Threadgold’s book Youth, Class and Everyday Struggles wins 2020 Raewyn Connell Prize

Monday, 30 November 2020

Sociologist with the Newcastle Youth Studies NetworkAssociate Professor Steven Threadgold has won the biennial 2020 Raewyn Connell Prize awarded by The Australian Sociological Association (TASA) for his book Youth, Class and Everyday Struggles, published by Routledge.

Youth class and everyday struggles book

The prize is awarded at the TASA Conference to the best first monograph by an author within the discipline of sociology in Australia. Watch the award presentation.

Youth Class and Everyday Struggles brings together findings from two of Threadgold’s research projects. The first looking at young musicians from the underground music scene across the east coast of Australia and a project focusing on how class is represented in the media via the frequently used figures of hipster and bogan. In the book, Threadgold uses these research projects as case studies to look at how class is represented in day-to-day interactions through the concepts of popular sociological theorist Pierre Bourdieu.

Chair of the 2020 Raewyn Connell Prize Selection Panel Associate Professor Lucy Nicholas said “The book was clear and accessible without compromising theoretical complexity and conceptual ambition, which is no easy feat and something too rare in academic books! Threadgold’s sheer mastery of the field came through, making an exceptional contribution to youth studies beyond the established and dated paradigms. The data was excellent and the take on Australian youth culture timely towards some incredible ideas, written so well, and supported by the evidence presented masterfully.”

Threadgold says he is surprised and delighted with the win, a thrill for a first time solo author.

“I’m happy that youth sociology is being highlighted, not only because I’m so invested in it, but because young people are one of the more denegrated and misunderstood groups in society, despite being the group that often bare the brunt of economic downturns and political moral panics.”

In the book Threadgold takes a fresh, more culturally focused technique of thinking about class and how it operates in our everyday lives.

“We can think about class as an economic category, as it relates to the things we own, what kind of house we live in and how much money we have in the bank. However, what I’m interested in is the more cultural formulations of class – especially through notions such as tastes, morals and creativity – and especially how these relations make us feel about our selves, those around us, and what it means to have a good life,” Threadgold said.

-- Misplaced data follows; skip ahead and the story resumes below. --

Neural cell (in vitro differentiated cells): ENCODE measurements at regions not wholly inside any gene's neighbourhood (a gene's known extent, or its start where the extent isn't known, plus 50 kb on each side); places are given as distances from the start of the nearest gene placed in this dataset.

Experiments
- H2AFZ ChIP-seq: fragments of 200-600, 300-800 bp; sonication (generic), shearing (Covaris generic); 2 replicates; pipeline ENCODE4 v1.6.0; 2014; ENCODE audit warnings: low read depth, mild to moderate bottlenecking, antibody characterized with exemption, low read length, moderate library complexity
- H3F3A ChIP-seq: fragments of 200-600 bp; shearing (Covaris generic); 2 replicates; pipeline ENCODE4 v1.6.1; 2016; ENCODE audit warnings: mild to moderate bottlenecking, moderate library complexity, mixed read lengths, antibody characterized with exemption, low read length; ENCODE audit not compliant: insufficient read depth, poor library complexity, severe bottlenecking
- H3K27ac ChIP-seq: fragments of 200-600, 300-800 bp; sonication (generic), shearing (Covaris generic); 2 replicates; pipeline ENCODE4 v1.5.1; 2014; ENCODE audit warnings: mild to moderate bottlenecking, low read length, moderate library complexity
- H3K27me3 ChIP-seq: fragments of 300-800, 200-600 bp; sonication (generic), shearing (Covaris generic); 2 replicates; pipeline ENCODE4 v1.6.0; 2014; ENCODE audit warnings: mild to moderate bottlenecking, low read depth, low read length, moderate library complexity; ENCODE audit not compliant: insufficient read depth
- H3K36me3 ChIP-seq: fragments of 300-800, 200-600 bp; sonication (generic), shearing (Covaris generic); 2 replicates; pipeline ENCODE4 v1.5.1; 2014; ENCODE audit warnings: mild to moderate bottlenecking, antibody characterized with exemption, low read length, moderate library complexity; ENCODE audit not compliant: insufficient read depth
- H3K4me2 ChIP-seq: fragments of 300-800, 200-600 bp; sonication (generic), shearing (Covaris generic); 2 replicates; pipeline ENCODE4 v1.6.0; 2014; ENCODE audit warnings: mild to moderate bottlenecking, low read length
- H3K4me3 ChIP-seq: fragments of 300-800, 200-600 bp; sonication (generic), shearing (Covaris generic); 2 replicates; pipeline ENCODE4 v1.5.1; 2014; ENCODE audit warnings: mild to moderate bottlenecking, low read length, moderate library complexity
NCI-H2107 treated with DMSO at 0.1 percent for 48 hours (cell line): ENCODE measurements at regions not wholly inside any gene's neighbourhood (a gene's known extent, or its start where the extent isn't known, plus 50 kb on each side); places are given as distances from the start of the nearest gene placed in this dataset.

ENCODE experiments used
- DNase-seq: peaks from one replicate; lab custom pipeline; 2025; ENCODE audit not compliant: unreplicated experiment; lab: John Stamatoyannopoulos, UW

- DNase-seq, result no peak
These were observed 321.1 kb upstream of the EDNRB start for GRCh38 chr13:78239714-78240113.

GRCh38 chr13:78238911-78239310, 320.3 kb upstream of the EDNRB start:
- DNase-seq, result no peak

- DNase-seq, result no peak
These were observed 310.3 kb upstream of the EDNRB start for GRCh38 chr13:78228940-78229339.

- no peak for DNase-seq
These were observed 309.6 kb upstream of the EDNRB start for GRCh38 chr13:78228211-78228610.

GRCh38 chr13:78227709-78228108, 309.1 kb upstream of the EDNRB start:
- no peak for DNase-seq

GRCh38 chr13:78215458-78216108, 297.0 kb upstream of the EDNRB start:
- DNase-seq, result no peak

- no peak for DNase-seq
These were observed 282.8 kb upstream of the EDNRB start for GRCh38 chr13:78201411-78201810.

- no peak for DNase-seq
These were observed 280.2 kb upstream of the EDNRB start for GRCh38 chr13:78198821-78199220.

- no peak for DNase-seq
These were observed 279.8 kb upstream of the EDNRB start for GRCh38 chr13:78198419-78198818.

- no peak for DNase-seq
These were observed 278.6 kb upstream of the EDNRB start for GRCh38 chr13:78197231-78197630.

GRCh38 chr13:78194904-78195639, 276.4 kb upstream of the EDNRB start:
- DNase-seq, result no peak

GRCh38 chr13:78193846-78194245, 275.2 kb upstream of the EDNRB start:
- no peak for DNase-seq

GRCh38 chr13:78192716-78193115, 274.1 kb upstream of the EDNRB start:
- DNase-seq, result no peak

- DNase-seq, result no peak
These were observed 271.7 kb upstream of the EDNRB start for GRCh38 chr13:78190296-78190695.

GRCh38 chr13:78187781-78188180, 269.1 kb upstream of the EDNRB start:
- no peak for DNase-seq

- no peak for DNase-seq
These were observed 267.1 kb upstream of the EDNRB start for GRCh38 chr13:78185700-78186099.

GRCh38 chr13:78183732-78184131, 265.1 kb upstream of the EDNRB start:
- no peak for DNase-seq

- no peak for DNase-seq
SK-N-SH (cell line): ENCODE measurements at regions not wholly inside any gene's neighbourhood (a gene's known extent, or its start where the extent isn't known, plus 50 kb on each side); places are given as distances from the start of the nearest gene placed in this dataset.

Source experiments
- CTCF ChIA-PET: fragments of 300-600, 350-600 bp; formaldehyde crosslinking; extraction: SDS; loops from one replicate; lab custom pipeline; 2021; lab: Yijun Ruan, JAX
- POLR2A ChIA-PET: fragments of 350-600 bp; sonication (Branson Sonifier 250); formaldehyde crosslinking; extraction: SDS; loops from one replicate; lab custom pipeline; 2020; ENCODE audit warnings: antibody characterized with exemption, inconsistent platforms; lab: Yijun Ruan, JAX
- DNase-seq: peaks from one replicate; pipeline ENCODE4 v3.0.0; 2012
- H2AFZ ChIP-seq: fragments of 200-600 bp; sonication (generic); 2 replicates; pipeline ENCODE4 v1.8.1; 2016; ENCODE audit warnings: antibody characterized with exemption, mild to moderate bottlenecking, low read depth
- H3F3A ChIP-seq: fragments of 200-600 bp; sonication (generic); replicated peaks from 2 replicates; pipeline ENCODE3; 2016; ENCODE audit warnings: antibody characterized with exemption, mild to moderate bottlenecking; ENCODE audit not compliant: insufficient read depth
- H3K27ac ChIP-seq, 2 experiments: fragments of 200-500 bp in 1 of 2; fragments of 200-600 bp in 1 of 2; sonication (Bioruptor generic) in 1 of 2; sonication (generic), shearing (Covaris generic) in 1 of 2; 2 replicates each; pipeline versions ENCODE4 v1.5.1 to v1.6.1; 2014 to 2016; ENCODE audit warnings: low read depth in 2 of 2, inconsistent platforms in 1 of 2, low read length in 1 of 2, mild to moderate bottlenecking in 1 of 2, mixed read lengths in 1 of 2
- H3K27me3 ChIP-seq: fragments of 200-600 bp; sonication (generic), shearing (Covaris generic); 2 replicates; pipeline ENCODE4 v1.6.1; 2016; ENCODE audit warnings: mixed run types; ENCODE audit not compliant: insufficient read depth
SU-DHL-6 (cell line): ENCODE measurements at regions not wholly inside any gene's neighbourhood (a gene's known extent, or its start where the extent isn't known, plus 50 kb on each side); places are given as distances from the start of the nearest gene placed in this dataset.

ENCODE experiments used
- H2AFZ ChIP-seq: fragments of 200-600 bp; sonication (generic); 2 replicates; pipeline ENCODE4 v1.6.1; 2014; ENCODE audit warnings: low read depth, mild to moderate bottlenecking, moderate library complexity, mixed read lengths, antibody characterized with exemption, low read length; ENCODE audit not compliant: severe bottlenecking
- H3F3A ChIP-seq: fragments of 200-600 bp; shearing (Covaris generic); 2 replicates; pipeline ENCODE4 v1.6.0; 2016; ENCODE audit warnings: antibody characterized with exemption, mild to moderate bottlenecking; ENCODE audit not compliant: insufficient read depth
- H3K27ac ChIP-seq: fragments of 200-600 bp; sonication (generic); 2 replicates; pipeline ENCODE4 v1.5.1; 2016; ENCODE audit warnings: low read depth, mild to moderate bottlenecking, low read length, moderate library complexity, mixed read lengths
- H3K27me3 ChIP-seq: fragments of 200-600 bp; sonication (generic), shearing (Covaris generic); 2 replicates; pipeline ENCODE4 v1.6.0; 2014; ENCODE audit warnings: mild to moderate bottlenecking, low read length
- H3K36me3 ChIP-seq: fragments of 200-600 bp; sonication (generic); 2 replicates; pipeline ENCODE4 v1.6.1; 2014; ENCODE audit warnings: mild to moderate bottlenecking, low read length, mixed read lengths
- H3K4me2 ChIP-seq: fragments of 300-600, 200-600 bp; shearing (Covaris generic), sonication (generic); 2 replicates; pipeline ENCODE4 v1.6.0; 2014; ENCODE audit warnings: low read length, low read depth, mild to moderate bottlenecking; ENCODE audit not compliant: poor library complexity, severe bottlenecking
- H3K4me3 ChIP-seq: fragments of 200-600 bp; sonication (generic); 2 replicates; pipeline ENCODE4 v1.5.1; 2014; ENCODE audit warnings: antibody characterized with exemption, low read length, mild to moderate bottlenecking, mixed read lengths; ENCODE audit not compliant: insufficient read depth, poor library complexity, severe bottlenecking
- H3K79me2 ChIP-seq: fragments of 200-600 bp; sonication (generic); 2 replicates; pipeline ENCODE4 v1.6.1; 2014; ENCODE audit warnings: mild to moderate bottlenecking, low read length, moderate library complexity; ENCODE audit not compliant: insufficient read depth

“With middle class points of view dominating the media and politics, the effect is that those kind of morals, ethics and values are seen as normal and legitimate, effectively leaving out a lot of people.”

Threadgold’s says his interest in class is motivated by the fact that it’s a concept that is largely denied in our public discourse. His work on hipsters and bogans is a way to get an understanding about what that looks like in everyday life.

“My interest in class is about showing there are systematic inequalities that can’t necessarily be overcome by trying harder or making the right choices. The ways things are distributed in society is very unequal and it seems to be getting worse. Young people are often blamed for making the ‘wrong’ choices, or for not taking up opportunities that no longer really exist. The invocation of hipsters and bogans in various media forms was a good way of illustrating some representational aspects of this.”

The research with young people in the DIY creative scene demonstrates young people making decisons about their careers and lifestyles that are not necessarily about having more money, but being able to create a life that they feel is ethical, sustainable and satisfying.

“Many young people in the punk scenes that I spoke to had done the Uni courses, got the apparently good job, made all the ‘right’ decisions, but found it all deeply unsatisfying and empty, and very unlikely that they would ever be able to afford to buy a house anywhere near where they wanted to live. So they were making decisions about career through their punk values, deciding to get out of the rat race and focus on the things they are passionate about, which is usually their creative endevours. This involves a tacit acceptance of poverty, which would be deemed irrational by many economists, but is a reasonable and moral response to the structural constraints and ever-present precarity that they face.’

Steven was received his prize at the TASA virtual conference on Thursday November 26th 2020.

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